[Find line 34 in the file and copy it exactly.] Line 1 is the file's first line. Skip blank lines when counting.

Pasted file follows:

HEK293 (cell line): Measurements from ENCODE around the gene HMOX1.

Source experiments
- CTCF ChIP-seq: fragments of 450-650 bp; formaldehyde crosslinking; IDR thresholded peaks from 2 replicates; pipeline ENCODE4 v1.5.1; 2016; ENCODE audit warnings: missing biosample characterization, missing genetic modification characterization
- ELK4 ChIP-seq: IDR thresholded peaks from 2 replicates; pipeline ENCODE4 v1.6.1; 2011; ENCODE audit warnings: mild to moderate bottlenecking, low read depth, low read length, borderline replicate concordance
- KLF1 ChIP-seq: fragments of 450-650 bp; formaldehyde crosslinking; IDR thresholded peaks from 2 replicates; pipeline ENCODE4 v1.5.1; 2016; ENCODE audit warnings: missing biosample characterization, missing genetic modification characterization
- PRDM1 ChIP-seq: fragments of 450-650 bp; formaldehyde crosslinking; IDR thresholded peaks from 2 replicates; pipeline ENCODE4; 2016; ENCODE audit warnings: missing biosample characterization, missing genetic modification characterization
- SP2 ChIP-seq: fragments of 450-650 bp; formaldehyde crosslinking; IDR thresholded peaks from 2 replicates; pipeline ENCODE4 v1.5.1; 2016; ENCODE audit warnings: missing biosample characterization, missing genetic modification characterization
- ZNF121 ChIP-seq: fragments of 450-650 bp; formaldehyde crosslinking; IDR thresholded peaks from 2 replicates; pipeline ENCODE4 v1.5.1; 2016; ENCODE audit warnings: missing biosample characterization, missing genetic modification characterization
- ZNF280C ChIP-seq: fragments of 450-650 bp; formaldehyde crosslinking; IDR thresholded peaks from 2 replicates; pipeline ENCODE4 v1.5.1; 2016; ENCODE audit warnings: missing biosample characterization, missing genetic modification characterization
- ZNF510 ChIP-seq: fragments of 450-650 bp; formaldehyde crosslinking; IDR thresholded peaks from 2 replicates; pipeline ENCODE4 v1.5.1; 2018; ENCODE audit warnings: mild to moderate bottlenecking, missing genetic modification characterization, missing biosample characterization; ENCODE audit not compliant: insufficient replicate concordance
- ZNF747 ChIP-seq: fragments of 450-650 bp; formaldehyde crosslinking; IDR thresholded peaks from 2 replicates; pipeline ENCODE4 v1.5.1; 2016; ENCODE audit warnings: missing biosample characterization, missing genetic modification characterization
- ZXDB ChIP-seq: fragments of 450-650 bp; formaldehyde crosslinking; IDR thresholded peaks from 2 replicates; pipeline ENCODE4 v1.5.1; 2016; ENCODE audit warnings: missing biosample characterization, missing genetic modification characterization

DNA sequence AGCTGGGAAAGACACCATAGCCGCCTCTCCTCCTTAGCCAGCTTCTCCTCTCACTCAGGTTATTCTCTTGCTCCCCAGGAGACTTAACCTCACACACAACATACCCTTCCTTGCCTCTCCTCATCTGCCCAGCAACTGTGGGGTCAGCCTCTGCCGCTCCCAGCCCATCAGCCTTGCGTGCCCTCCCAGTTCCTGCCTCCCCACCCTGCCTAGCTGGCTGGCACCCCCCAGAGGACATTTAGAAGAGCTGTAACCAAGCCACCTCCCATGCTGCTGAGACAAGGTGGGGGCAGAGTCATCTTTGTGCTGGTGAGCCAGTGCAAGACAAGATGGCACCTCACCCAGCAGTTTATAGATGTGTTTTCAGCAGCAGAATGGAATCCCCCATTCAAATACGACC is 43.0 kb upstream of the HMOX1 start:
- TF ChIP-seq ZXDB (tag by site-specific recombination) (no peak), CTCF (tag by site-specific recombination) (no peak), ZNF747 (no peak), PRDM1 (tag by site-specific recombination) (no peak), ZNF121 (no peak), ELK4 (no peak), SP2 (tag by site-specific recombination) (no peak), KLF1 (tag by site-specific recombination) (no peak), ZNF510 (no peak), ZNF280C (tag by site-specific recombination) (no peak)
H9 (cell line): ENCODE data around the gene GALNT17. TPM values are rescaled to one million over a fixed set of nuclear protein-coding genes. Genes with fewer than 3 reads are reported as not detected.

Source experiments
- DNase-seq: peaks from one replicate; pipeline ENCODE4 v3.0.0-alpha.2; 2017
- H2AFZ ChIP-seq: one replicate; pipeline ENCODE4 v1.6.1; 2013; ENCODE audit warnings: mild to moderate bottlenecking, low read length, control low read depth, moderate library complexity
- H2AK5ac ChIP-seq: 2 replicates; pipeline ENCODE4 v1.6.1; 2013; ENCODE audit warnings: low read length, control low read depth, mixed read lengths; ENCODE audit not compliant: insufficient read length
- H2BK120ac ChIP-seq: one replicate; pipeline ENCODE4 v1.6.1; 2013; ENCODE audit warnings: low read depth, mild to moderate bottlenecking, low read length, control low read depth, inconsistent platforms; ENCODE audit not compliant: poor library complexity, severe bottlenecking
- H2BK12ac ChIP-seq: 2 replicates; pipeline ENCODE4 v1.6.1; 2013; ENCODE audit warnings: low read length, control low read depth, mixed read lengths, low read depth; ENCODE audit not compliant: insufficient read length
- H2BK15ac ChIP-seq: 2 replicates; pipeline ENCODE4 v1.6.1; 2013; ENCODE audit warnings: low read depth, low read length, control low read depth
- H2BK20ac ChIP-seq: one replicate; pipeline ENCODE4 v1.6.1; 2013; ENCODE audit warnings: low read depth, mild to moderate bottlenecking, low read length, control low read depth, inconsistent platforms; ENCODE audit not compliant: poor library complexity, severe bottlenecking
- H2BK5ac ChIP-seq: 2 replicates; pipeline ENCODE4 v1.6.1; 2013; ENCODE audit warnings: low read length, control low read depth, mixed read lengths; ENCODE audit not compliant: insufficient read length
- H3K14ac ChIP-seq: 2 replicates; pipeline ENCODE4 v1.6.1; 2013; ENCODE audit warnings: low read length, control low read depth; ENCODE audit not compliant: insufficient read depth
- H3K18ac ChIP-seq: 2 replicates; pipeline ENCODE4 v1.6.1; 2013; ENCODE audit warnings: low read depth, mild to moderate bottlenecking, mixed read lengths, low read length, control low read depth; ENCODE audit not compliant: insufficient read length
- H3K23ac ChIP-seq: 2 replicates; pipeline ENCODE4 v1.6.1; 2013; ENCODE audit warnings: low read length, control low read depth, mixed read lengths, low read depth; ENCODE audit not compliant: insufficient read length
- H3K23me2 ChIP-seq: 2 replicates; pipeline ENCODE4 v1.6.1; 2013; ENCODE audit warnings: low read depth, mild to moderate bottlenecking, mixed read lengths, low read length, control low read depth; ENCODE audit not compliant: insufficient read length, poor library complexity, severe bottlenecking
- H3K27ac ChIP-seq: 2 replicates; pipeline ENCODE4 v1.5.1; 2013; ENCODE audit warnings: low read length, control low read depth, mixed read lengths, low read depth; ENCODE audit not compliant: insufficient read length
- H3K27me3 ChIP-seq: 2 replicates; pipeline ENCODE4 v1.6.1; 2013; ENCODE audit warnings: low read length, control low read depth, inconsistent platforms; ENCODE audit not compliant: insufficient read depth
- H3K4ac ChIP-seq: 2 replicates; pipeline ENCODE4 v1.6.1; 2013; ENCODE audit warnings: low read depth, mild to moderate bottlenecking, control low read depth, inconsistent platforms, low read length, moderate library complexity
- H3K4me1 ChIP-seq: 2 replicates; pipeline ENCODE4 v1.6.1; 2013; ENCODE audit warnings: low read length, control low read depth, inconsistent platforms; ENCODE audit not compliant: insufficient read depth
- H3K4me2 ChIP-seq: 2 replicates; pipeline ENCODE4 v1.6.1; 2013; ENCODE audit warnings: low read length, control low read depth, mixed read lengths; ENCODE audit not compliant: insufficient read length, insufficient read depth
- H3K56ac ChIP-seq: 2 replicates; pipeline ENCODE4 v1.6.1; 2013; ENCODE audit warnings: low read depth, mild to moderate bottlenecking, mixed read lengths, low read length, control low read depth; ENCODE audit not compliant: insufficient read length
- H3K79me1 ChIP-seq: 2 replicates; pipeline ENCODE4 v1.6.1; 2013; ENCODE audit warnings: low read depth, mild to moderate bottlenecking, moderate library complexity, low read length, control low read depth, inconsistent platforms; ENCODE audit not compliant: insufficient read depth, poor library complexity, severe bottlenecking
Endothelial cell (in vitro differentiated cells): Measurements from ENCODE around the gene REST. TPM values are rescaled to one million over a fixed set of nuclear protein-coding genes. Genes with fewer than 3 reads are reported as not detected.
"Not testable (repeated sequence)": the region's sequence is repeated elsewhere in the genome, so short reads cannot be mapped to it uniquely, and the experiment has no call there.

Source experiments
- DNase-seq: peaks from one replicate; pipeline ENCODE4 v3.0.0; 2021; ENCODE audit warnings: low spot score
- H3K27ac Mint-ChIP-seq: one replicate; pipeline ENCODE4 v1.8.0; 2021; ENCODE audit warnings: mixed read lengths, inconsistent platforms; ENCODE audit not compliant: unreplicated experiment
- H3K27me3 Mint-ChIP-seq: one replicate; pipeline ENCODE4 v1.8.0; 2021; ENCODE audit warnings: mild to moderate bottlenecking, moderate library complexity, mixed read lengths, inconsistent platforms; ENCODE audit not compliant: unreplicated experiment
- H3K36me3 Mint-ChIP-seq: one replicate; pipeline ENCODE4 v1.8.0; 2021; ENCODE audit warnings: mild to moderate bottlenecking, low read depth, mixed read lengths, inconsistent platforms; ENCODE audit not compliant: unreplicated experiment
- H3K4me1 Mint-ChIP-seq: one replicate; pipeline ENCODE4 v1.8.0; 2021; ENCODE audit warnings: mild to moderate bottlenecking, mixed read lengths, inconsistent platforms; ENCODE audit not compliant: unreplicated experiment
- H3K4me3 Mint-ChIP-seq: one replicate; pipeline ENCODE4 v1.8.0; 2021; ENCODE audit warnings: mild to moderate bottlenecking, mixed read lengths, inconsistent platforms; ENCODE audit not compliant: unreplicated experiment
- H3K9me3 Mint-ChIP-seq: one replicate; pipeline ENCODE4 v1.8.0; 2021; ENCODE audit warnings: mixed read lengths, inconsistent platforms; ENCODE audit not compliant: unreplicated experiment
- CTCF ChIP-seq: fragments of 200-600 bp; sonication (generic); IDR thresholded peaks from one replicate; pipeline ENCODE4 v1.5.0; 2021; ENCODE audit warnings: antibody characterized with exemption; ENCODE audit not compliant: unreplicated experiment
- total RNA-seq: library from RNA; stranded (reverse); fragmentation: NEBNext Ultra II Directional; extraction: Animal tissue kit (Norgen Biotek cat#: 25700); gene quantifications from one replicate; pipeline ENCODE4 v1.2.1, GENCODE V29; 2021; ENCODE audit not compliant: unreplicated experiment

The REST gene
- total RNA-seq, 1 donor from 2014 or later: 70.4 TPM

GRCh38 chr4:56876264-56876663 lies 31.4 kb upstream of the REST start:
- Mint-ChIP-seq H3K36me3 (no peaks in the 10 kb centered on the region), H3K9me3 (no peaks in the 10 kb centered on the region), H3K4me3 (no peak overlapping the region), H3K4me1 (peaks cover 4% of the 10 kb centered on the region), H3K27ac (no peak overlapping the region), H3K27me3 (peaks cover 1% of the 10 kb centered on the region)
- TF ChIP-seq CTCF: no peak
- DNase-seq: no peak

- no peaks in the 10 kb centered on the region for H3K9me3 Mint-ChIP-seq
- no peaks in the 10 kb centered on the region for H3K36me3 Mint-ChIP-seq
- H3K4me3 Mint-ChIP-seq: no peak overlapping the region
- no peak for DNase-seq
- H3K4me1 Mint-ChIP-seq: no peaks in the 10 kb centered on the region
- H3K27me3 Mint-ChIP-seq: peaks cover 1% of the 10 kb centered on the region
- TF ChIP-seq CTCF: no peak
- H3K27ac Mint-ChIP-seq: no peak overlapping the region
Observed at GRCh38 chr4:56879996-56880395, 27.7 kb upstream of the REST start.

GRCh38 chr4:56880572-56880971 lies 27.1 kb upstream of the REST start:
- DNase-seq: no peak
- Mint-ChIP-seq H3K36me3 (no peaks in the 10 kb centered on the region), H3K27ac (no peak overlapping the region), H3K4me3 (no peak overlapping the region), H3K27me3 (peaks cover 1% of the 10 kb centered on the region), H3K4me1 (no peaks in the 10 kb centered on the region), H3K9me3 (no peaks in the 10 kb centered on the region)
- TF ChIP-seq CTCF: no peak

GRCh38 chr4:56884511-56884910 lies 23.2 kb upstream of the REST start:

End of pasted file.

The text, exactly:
- H3K56ac ChIP-seq: 2 replicates; pipeline ENCODE4 v1.6.1; 2013; ENCODE audit warnings: low read depth, mild to moderate bottlenecking, mixed read lengths, low read length, control low read depth; ENCODE audit not compliant: insufficient read length